The Boutelle-Day Poetry Center has launched “The Poem I Wish I Had Read,” a video series that features poets discussing works they wish they had been exposed to as teenagers, in the hopes of connecting local high school students with contemporary poetry.
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‘The Times that Art is Made’: Amanda Williams
Renowned artist Amanda Williams is spending the summer at Smith, and she’s using the time to think—metaphorically— about tulips.
Williams—a distinguished visual artist who recently received a co-commission for a Brooklyn monument commemorating Shirley Chisholm—is the inaugural artist-in-residence at the Smith College Museum of Art this June. All are invited to meet Williams at an open studio from 4 to 6 p.m. Thursday, June 27. She also will be back on campus during the 2019-20 academic year.
The June residency, Williams says, is an opportunity to “pause in the middle of a really fantastic two years of high activity”—to take stock, take a break, and to get back to making things at an intimate scale.
“Painting is my first love,” says the artist, known most recently for her site-specific installations. “And I love color. This felt like a moment to reconnect with that.”
In mid-June, Williams’ studio in Smith’s Hillyer Hall fairly explodes with color. Three large, glass palettes erupt with gradients of blues, yellows and reds.
Williams says she wants the work she does during her Smith residency to be tactile and haptic, instead of digital. “I find myself doing a lot of facilitating for my big institutional and public projects,” she notes, “and very little making with my own hands.”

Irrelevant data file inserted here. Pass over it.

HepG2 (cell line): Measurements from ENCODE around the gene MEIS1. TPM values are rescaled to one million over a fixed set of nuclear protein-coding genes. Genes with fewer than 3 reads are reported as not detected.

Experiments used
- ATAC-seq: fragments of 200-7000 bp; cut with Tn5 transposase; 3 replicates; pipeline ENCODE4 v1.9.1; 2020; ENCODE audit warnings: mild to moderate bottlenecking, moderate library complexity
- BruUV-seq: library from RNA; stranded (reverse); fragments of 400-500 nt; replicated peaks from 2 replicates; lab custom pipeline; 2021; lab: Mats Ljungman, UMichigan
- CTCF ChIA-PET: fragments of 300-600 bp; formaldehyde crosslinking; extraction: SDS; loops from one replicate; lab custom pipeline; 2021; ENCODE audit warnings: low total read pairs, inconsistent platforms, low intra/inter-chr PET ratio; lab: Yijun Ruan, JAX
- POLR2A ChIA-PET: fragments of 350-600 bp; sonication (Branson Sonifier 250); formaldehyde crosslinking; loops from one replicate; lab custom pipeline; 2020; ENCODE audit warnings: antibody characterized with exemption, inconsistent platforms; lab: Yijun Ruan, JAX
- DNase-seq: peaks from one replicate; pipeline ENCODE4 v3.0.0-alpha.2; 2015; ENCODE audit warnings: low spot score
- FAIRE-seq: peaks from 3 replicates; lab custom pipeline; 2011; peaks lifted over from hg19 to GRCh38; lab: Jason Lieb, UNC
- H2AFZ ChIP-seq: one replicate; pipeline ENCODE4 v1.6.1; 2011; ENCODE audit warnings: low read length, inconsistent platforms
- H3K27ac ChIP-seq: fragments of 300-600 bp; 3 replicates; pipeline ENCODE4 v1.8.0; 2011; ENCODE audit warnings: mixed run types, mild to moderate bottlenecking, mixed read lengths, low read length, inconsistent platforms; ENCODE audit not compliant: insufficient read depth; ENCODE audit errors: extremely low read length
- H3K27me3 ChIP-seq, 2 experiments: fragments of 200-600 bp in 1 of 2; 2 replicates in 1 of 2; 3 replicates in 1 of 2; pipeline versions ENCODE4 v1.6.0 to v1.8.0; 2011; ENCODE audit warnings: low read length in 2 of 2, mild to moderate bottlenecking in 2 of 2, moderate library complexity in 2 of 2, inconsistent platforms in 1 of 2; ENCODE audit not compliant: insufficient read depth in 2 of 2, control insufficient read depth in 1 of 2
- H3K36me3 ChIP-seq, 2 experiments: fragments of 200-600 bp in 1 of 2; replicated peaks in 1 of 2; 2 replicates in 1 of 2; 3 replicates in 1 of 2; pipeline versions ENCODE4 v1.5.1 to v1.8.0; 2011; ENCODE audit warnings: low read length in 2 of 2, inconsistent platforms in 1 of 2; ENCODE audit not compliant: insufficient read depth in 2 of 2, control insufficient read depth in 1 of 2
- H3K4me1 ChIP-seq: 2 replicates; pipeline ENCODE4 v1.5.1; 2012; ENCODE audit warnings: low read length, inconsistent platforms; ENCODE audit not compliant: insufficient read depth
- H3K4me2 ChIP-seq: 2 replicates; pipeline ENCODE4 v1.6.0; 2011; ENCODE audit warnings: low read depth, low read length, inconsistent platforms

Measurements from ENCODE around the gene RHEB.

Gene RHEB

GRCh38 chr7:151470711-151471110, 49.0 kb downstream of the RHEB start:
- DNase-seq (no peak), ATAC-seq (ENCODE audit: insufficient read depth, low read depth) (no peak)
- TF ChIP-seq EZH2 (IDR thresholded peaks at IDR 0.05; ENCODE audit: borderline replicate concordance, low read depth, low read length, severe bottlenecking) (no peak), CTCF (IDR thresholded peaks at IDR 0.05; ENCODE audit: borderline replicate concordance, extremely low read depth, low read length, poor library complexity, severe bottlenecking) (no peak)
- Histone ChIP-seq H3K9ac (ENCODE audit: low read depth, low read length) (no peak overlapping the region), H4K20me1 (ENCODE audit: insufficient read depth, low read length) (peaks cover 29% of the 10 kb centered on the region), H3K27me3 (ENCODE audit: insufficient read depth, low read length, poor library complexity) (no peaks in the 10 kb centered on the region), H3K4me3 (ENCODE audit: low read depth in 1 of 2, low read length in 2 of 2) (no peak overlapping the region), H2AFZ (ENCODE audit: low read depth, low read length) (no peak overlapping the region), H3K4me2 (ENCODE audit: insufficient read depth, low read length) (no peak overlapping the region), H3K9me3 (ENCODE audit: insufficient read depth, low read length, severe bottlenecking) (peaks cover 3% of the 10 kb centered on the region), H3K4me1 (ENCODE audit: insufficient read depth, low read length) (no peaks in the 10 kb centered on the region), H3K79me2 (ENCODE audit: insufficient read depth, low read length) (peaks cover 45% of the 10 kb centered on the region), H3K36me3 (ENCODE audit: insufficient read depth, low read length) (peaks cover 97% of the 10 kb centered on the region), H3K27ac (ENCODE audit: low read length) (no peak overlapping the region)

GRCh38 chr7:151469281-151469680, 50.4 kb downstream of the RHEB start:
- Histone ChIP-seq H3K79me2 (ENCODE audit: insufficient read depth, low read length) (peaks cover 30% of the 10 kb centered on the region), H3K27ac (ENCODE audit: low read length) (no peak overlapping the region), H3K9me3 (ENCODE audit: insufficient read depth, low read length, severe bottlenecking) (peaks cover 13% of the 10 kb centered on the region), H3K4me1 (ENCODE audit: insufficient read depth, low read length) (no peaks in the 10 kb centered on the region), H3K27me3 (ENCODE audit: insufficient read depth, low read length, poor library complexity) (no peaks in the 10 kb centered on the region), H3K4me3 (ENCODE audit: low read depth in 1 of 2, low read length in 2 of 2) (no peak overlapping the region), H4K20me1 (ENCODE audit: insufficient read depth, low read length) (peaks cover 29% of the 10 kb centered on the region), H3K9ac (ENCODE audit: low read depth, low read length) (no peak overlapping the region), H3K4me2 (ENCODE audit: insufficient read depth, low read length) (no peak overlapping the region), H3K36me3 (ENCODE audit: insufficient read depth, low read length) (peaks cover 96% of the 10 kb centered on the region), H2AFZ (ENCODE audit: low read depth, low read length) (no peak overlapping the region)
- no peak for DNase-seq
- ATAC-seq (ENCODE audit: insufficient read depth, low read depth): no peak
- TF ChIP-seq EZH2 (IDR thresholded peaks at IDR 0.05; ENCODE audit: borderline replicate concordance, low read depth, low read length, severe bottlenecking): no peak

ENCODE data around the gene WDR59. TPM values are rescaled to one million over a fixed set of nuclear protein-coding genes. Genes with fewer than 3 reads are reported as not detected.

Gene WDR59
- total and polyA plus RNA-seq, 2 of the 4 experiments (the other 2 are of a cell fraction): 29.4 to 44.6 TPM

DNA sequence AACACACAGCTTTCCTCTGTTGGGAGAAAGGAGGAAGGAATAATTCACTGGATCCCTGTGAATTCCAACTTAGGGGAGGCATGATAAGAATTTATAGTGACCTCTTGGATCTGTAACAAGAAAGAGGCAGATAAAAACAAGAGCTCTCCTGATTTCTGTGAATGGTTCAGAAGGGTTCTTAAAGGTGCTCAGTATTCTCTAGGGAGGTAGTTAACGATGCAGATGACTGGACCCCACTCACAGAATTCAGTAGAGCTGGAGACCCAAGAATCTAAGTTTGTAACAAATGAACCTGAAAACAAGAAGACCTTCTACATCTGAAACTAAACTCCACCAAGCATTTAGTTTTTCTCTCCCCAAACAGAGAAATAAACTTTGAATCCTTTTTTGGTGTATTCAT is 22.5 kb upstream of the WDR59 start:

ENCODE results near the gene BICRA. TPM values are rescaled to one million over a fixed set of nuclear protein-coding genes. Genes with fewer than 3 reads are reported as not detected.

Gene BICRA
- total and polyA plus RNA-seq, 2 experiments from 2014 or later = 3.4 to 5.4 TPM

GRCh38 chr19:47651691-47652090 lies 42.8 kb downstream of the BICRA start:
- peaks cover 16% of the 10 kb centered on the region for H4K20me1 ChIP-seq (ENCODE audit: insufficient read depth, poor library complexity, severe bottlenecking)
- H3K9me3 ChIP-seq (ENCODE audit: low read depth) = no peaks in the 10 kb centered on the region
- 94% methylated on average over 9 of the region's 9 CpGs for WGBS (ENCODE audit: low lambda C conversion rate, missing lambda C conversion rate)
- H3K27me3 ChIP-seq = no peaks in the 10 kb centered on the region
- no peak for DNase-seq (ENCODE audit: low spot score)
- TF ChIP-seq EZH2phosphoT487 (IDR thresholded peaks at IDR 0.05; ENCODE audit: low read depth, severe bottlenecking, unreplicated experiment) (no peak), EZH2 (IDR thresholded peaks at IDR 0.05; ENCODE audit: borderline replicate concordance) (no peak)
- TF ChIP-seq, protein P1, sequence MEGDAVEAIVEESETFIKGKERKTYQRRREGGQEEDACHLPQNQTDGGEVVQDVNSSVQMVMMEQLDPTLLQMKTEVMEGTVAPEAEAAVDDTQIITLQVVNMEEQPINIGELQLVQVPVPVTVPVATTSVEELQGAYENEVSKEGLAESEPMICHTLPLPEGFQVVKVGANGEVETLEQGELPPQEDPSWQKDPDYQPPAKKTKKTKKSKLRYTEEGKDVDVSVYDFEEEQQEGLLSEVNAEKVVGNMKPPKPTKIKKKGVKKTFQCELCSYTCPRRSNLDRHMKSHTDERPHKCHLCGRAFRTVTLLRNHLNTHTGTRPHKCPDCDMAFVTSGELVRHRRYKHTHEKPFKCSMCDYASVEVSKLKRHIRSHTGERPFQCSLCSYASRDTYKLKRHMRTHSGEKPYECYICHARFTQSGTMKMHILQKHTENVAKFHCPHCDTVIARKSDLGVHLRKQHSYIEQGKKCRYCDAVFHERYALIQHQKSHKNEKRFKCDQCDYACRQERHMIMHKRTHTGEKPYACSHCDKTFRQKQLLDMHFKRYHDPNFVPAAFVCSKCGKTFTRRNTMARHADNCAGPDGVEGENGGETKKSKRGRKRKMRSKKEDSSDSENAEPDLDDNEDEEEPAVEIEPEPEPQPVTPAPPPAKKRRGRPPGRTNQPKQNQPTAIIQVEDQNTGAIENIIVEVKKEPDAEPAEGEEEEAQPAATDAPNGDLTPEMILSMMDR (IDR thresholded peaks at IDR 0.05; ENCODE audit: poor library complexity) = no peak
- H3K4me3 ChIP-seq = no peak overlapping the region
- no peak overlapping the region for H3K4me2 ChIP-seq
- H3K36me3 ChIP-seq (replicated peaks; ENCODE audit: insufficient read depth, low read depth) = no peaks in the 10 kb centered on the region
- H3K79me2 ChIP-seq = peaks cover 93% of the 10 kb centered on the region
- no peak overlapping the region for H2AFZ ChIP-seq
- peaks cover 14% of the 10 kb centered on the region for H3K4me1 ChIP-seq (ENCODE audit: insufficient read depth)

“My hope,” she says, “is that at the end of the residency I’ll have reconnected with this thing that has always been fundamental to my work. And I also hope that this experience will create a road map for the next phase.”
Williams is taking advantage of all that a Smith summer offers, exploring the Botanic Garden, visiting downtown, and spending time with the museum’s expansive collection.
She says she’s “blown away” by the collection itself, and also by the generosity of the alumnae whose gifts have contributed to it. “These women are leaving a wonderful legacy,” she says. “It’s a collection of art -- but also a collection of uniquely Smith stories. Viewing feels like opening up an album, rather than a stock portfolio.”
So, about those tulips…
Williams says the ability to sit freely amidst Smith’s many gardens allows for much more than what might seem to be taking place on the surface. She’s thinking about representation—tulips’ color, their shape, their texture and movement—but she’s also thinking about their history as a commodity, about how a flower can serve as a metaphor for the ways we value and undervalue land and territory, in general, and use it to control access and wealth.
“Having time like this—to think, to be mindful, to look closely at everything, to be in the garden—is actually really important,” Williams says. “These are the times that art is made.”